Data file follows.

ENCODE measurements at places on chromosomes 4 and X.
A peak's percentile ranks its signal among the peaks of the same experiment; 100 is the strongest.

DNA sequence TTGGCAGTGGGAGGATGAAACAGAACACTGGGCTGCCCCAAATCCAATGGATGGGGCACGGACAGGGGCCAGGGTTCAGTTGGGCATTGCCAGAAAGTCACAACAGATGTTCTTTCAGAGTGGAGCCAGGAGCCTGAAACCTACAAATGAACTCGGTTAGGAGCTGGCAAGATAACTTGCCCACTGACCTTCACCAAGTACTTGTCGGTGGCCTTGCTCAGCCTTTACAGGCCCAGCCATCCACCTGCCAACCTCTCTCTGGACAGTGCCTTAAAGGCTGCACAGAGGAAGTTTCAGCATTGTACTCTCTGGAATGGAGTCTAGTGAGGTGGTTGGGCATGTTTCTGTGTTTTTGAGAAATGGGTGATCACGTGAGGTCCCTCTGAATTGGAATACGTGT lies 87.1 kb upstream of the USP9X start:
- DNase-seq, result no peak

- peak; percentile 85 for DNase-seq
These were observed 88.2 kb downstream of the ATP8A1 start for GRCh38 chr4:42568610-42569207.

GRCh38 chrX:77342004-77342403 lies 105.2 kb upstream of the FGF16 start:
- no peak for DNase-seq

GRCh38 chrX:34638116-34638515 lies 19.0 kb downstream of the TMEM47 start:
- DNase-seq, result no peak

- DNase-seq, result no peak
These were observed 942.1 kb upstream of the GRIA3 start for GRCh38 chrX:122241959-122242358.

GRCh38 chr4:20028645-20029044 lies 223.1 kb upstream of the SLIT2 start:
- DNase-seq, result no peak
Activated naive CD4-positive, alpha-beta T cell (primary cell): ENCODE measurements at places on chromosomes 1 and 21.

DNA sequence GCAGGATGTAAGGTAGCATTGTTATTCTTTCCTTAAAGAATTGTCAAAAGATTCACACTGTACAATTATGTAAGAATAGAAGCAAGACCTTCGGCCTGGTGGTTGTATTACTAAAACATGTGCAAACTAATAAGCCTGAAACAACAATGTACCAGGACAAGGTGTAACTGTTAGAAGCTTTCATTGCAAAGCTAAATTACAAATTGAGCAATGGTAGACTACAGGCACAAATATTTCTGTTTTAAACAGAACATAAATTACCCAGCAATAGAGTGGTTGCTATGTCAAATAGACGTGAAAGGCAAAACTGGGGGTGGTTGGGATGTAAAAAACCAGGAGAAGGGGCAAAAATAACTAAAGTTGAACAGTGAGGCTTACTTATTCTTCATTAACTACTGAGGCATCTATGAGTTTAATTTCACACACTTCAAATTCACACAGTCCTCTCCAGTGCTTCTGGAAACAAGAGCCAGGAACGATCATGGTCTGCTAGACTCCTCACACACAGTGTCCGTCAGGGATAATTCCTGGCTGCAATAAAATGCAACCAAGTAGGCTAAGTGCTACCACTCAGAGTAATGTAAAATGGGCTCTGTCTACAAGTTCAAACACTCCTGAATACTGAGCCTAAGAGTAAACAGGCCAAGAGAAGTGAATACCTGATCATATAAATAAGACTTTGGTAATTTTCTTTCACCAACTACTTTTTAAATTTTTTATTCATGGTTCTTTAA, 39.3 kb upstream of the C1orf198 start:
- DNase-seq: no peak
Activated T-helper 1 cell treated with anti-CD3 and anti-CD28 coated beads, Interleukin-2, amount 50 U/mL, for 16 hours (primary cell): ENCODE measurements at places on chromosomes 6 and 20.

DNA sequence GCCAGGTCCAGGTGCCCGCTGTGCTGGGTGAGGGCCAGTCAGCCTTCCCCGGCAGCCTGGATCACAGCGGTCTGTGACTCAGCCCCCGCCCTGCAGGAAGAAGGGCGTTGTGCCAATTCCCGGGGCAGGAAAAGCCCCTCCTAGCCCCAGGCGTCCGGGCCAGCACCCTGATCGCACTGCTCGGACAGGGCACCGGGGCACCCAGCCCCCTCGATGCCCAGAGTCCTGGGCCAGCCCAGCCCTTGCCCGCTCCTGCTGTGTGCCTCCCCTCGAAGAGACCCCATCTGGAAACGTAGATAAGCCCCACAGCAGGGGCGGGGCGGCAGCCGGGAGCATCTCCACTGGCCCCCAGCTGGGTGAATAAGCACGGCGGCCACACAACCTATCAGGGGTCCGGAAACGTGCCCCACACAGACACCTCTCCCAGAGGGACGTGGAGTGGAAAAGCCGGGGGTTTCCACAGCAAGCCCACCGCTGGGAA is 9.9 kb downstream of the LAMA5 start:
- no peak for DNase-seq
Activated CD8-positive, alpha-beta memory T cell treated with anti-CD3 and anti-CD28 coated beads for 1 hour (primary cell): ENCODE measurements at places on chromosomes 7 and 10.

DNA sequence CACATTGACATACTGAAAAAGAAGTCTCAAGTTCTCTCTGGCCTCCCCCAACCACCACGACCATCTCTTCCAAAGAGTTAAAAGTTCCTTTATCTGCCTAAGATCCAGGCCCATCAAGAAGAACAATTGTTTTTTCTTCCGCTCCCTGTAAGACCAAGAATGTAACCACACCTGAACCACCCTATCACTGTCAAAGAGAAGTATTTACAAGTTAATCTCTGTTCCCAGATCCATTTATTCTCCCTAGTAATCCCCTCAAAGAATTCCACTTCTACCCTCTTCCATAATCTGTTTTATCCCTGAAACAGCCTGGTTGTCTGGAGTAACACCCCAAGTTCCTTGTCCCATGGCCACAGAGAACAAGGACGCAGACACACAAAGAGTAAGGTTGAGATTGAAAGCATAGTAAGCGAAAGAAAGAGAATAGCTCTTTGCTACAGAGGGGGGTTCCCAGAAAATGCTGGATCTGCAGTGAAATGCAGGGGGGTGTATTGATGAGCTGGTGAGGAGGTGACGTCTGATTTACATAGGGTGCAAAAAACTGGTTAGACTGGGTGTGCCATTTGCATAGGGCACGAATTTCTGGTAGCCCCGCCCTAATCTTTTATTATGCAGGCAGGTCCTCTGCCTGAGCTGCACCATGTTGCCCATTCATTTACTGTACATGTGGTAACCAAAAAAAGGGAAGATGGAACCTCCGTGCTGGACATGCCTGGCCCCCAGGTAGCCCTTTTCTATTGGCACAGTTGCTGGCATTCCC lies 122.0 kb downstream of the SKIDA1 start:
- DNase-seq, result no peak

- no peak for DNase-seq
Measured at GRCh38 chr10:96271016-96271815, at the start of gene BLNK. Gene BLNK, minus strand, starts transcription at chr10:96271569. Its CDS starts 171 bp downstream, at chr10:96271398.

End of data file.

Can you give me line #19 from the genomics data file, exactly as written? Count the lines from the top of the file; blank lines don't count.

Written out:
DNA sequence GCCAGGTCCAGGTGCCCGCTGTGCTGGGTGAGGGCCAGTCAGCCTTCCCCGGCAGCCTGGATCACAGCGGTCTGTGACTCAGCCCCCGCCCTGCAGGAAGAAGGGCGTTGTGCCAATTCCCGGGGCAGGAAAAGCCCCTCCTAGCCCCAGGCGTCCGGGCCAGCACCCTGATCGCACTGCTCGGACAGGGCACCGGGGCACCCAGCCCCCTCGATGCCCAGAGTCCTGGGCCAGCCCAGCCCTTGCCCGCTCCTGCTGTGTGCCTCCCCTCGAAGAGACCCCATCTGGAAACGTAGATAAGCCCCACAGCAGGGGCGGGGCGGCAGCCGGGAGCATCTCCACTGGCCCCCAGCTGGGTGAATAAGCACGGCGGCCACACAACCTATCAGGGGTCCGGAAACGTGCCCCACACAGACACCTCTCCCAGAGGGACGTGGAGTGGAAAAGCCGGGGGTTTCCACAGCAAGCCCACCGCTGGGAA is 9.9 kb downstream of the LAMA5 start: